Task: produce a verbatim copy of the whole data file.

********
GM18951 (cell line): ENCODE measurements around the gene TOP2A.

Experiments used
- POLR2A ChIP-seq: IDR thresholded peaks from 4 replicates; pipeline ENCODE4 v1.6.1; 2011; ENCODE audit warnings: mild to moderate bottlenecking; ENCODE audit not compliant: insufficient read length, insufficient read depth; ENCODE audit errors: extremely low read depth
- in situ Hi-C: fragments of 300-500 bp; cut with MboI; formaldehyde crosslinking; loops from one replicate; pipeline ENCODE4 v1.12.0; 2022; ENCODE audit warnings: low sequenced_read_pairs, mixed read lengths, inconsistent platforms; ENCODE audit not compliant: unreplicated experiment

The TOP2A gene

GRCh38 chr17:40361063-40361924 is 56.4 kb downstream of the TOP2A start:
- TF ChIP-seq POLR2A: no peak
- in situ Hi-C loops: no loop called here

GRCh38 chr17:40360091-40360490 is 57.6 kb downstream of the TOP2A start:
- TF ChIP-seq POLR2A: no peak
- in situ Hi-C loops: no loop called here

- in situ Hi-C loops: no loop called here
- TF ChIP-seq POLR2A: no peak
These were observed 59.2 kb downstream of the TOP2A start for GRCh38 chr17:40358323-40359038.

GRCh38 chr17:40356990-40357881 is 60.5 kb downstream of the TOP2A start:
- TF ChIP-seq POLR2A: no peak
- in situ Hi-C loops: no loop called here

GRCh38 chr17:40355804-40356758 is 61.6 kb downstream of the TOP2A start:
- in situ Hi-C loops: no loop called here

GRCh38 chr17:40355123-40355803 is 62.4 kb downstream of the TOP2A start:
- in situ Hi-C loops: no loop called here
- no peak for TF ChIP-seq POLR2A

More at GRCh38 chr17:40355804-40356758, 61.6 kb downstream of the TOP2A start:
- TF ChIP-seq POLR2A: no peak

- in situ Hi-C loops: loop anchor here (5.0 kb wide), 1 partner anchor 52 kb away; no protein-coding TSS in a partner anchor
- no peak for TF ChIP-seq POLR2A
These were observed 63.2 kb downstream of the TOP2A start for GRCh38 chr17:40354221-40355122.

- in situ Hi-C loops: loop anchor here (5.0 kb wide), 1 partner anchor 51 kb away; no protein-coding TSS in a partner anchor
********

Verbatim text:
GM18951 (cell line): ENCODE measurements around the gene TOP2A.

Experiments used
- POLR2A ChIP-seq: IDR thresholded peaks from 4 replicates; pipeline ENCODE4 v1.6.1; 2011; ENCODE audit warnings: mild to moderate bottlenecking; ENCODE audit not compliant: insufficient read length, insufficient read depth; ENCODE audit errors: extremely low read depth
- in situ Hi-C: fragments of 300-500 bp; cut with MboI; formaldehyde crosslinking; loops from one replicate; pipeline ENCODE4 v1.12.0; 2022; ENCODE audit warnings: low sequenced_read_pairs, mixed read lengths, inconsistent platforms; ENCODE audit not compliant: unreplicated experiment

The TOP2A gene

GRCh38 chr17:40361063-40361924 is 56.4 kb downstream of the TOP2A start:
- TF ChIP-seq POLR2A: no peak
- in situ Hi-C loops: no loop called here

GRCh38 chr17:40360091-40360490 is 57.6 kb downstream of the TOP2A start:
- TF ChIP-seq POLR2A: no peak
- in situ Hi-C loops: no loop called here

- in situ Hi-C loops: no loop called here
- TF ChIP-seq POLR2A: no peak
These were observed 59.2 kb downstream of the TOP2A start for GRCh38 chr17:40358323-40359038.

GRCh38 chr17:40356990-40357881 is 60.5 kb downstream of the TOP2A start:
- TF ChIP-seq POLR2A: no peak
- in situ Hi-C loops: no loop called here

GRCh38 chr17:40355804-40356758 is 61.6 kb downstream of the TOP2A start:
- in situ Hi-C loops: no loop called here

GRCh38 chr17:40355123-40355803 is 62.4 kb downstream of the TOP2A start:
- in situ Hi-C loops: no loop called here
- no peak for TF ChIP-seq POLR2A

More at GRCh38 chr17:40355804-40356758, 61.6 kb downstream of the TOP2A start:
- TF ChIP-seq POLR2A: no peak

- in situ Hi-C loops: loop anchor here (5.0 kb wide), 1 partner anchor 52 kb away; no protein-coding TSS in a partner anchor
- no peak for TF ChIP-seq POLR2A
These were observed 63.2 kb downstream of the TOP2A start for GRCh38 chr17:40354221-40355122.

- in situ Hi-C loops: loop anchor here (5.0 kb wide), 1 partner anchor 51 kb away; no protein-coding TSS in a partner anchor